In The Cambridge Connection, Susan Wabuda’s essay, “‘We walk as pilgrims’: Agnes Cheke and Cambridge, c. 1500–1549” is about the career of Agnes Cheke as a prosperous vitner. She was one of the few pillars of the emerging evangelical establishment in Cambridge in the sixteenth century. Her financial success in selling wine allowed her to advance the career of her son, the famous humanist scholar Sir John Cheke, and her son-in-law William Cecil, the future Lord Burghley, the chief advisor of Queen Elizabeth I. Agnes Cheke died in 1549, much lamented in a sermon by the famous preacher Hugh Latimer, and her resting place is in the University Church, Great Saint Mary’s, where she was a parishioner.
Susan Wabuda’s previous books include Thomas Cranmer in the Routledge Historical Biographies Series (New York and London: Routledge, 2017), and Preaching during the English Reformation (Cambridge: University Press, 2002, 2008).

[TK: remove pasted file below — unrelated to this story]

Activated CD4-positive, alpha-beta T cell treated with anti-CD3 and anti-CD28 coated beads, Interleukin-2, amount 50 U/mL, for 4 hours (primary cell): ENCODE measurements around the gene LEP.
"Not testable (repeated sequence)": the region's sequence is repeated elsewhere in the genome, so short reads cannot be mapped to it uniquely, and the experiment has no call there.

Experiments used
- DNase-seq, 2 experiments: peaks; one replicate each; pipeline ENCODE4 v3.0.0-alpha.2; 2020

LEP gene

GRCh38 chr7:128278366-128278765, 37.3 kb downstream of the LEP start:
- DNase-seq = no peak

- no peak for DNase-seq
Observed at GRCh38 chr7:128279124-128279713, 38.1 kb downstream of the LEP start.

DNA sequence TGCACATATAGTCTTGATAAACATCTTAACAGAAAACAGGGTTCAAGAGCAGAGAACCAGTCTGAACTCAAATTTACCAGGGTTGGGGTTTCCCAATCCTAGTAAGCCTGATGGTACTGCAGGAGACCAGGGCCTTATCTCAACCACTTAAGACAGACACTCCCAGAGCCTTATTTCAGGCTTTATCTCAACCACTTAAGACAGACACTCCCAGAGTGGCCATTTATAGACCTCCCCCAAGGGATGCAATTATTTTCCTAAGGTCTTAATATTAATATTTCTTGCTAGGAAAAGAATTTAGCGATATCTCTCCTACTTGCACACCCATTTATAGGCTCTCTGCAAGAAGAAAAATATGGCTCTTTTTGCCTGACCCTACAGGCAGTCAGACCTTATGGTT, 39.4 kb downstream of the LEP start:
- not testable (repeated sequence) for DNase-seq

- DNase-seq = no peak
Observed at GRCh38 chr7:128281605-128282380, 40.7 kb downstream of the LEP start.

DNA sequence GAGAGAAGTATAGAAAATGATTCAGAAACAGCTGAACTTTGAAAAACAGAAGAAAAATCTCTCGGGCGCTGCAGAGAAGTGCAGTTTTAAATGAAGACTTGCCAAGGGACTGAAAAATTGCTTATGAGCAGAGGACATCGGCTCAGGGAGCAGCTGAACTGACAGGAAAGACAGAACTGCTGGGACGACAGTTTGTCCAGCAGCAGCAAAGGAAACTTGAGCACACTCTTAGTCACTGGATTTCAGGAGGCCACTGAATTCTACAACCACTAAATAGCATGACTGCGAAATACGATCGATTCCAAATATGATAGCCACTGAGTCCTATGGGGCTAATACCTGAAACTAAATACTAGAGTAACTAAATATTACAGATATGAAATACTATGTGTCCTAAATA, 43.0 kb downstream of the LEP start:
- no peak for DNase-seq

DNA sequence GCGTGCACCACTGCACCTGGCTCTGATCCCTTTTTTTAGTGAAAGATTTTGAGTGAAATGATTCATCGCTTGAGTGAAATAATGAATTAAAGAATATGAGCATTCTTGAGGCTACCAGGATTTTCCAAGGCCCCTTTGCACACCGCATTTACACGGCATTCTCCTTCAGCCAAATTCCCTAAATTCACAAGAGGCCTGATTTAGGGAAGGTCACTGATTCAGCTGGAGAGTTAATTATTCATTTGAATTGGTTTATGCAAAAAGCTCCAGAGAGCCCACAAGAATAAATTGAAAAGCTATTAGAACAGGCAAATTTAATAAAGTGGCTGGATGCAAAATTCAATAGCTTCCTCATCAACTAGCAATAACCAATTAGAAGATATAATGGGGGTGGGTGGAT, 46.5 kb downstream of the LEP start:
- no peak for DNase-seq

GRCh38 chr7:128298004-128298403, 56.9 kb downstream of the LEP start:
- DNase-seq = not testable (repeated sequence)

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Former undergraduate student Melanie Sheehan (class of 2017) has been offered the Harvard-Newcomen Post-Doctoral Fellowship for the 2022-2023 academic year. She is a current PhD candidate in the History Department at the University of North Carolina at Chapel Hill.
Melanie is currently finishing her dissertation, titled “Opportunities Foregone: US Industrial Unions and the Politics of International Economic Policy, 1949-1983,” which demonstrates the critical but underexplored role of trade union leaders in shaping US international trade and investment policy. The project draws on research from business archives at Hagley Museum and Library and labor archives at the Walter P. Reuther Library, the George Meany Memorial AFL-CIO Archive, Penn State University, and the International Institute of Social History, as well as several presidential libraries. Congratulations, Melanie!
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